Stephen Elop, chief executive officer of Nokia, speaks at the Uplinq conference… (David Maung / Bloomberg )
Question: My Nokia Corp. shares have been plummeting. Do you see any future in this stock or should I get out and take my losses?
Answer: The world's largest maker of mobile devices has struggled in the new world of smartphones, and its future depends on whether a new partnership can help it expand profitably beyond the market for low-priced phones.
Cheaper Asian rivals have cut into Nokia's sales at the low end of the phone market, while Apple Inc.'s iPhone and devices based on Google's Android operating system have surged in popularity. The Finnish company's share of the overall global mobile phone market fell to 25% in the first quarter, down from 31% a year earlier, according toGartner Inc.
Seeking a reversal of fortune, the company agreed in February to adopt Microsoft Corp.'s Windows Phone software as its primary smartphone operating system, replacing Nokia's own Symbian software. Customer reaction to the devices produced by that partnership will be watched closely.
That announcement hasn't kept Nokia shares from plunging or bond rating agencies from downgrading the company's debt.
The stock has tumbled 40% this year and is down 84% since the end of 2007. Last month, in cutting Nokia's debt to one notch above "junk" status, with a negative outlook, Fitch Ratings said: "The pace of deterioration has picked up since Nokia decided to switch to an alternative operating system."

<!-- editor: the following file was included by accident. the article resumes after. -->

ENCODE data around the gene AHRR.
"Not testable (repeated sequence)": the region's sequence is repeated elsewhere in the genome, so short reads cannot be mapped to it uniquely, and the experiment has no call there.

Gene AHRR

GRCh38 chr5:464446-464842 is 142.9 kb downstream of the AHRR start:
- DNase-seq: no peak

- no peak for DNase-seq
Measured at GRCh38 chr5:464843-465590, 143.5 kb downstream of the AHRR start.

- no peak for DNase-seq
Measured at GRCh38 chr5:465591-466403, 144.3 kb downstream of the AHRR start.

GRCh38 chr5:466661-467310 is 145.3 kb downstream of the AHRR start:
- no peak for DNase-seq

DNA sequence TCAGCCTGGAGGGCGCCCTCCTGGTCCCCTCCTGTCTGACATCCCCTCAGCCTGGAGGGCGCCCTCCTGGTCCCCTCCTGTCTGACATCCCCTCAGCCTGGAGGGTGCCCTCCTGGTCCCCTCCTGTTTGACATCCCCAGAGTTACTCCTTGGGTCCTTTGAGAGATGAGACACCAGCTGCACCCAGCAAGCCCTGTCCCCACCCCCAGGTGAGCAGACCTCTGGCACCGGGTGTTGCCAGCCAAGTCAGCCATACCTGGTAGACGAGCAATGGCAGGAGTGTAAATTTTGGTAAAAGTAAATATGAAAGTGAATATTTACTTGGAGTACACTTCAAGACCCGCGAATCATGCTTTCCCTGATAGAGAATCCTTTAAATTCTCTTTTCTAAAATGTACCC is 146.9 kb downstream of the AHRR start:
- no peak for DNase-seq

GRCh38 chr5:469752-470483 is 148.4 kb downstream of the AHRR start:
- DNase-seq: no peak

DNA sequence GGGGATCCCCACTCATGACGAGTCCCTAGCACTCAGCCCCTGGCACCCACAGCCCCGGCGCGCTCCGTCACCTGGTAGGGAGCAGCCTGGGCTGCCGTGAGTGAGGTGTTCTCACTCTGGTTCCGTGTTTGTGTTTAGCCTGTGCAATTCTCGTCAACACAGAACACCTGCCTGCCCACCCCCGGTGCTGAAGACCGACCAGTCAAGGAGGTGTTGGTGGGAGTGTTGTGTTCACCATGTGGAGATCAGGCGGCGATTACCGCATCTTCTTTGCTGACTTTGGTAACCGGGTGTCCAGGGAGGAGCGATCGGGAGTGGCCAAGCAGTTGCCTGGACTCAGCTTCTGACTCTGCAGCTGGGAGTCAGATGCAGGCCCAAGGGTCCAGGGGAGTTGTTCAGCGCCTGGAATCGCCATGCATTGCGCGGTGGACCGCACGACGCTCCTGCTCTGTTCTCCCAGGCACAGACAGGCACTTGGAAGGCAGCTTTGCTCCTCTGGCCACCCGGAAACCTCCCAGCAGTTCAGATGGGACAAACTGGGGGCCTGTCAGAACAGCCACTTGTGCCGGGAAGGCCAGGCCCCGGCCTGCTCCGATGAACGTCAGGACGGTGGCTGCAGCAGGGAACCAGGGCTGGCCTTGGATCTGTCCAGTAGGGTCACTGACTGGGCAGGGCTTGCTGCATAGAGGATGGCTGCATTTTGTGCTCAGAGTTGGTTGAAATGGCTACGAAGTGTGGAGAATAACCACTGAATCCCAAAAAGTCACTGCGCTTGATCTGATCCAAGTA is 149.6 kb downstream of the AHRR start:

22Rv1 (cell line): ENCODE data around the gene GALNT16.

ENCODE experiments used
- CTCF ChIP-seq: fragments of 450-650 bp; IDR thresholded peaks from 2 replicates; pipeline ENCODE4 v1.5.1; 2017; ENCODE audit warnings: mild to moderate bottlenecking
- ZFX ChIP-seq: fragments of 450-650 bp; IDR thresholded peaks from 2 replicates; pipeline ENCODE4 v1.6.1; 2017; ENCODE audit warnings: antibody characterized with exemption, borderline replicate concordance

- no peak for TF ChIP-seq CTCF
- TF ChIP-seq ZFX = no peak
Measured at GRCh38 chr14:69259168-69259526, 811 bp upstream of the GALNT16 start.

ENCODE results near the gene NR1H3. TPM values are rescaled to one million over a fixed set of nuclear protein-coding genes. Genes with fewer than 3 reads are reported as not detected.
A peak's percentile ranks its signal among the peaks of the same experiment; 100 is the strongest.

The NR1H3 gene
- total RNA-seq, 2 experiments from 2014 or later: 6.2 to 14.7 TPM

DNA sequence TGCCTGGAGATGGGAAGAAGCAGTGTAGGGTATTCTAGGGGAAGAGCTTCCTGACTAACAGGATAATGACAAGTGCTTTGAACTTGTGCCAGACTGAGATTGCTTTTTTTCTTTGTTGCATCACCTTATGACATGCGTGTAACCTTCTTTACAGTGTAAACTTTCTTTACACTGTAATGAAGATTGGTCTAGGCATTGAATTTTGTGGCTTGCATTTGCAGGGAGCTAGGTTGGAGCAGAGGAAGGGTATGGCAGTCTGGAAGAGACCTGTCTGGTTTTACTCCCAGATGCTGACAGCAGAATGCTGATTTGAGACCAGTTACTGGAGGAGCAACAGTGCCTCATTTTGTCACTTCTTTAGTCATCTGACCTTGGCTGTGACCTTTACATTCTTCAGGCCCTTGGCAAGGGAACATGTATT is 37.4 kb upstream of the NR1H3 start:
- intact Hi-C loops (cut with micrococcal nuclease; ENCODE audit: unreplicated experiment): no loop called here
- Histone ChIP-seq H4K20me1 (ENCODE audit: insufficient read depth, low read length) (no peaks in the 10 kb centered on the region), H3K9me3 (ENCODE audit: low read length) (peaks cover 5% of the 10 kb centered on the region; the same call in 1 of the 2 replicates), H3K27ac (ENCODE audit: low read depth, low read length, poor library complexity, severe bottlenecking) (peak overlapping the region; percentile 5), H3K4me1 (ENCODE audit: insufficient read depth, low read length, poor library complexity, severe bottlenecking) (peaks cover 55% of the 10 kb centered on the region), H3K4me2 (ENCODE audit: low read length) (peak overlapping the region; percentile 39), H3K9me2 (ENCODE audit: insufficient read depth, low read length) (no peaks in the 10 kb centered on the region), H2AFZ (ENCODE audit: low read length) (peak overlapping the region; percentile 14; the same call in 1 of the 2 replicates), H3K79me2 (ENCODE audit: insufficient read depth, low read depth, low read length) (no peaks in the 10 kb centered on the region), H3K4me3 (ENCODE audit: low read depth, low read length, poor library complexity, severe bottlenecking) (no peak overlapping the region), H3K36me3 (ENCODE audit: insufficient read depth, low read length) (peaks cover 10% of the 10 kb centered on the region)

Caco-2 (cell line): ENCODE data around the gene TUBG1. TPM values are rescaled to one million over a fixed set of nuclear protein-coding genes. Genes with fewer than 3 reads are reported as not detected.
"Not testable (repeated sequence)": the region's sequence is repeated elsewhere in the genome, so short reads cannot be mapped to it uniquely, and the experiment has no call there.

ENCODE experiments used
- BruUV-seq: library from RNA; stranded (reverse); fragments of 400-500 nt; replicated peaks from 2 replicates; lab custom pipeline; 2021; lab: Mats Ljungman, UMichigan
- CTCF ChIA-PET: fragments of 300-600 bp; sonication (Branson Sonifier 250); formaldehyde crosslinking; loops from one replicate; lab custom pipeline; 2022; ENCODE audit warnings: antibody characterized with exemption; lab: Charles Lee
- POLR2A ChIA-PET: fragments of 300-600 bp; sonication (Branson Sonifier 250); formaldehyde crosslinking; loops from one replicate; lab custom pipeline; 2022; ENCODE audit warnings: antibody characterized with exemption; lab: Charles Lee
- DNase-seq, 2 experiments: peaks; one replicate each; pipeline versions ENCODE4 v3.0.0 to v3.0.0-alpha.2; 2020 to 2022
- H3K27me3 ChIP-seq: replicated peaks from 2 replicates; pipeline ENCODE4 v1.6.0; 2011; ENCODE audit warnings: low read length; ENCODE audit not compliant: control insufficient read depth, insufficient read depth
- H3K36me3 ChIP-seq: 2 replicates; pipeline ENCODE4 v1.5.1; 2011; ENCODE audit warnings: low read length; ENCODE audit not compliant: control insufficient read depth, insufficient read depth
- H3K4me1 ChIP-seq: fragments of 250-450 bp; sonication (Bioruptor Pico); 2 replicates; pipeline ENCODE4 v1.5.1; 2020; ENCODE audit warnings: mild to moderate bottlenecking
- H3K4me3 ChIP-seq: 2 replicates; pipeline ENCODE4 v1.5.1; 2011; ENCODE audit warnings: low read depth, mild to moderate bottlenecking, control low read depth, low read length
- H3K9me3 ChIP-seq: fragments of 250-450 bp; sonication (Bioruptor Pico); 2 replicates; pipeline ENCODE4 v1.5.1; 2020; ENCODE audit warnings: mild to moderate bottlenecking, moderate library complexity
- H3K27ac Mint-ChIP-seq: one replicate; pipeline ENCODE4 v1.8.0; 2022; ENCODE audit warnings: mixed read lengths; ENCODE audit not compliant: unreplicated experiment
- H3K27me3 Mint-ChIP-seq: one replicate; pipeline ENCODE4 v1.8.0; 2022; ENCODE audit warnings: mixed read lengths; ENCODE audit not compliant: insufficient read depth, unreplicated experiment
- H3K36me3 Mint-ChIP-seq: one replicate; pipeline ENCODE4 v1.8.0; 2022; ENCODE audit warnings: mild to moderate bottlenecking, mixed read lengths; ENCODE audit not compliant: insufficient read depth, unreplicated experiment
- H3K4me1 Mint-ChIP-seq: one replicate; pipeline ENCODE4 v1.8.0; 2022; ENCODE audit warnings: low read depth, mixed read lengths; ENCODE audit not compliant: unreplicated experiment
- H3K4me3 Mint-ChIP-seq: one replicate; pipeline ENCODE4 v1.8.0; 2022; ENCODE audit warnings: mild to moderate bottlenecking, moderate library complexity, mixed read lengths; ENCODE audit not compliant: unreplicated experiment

Analyst ratings of the stock consist of two "strong buy" grades, six "buys," seven "underperforms" and one "sell," according toThomson Reuters
Despite its challenges, Nokia remains formidable. It has a strong balance sheet, considerable cash flow and substantial research capabilities. In 2010, it earned $2.5 billion on sales of $56.3 billion.
In a settlement last month of a long-running patent dispute, Apple reportedly agreed to pay Nokia hundreds of millions of dollars upfront plus continuing royalties.
Fund manager knows technology
Question: I would like your opinion of Columbia Seligman Communications & Information Fund.
Answer: Paul Wick, this $4.1-billion fund's lead manager since 1990, really knows technology.
The volatile sector accounted for almost 95% of the portfolio at last report. He pays more attention to stock prices than some tech competitors and avoids companies that aren't generating cash.
The fund's Class A shares have gained 34% in the last 12 months, trailing three-quarters of technology funds. Its three-year annualized total return of 10% is above the category average, and its five-year and 10-year annualized returns — 11% and 5.8%, respectively — are in the top one-fourth of the sector.
"This fund is a specialty holding suitable for investors seeking focused tech exposure, but not for a huge portion of a personal portfolio," said Courtney Goethals Dobrow, mutual fund analyst at Morningstar Inc.
Columbia Seligman's biggest stock bets recently were on Synopsys, a Silicon Valley provider of design automation technology, which accounted for 6.8% of the portfolio. It was followed by Symantec Corp., Apple Inc. and Microsoft Corp.
The fund imposes a 5.75% sales charge on purchases of fund shares and requires a $2,000 minimum initial investment. It has a 1.36% annual expense ratio.
Andrew Leckey answers questions only through the column. Write to him at email@example.com.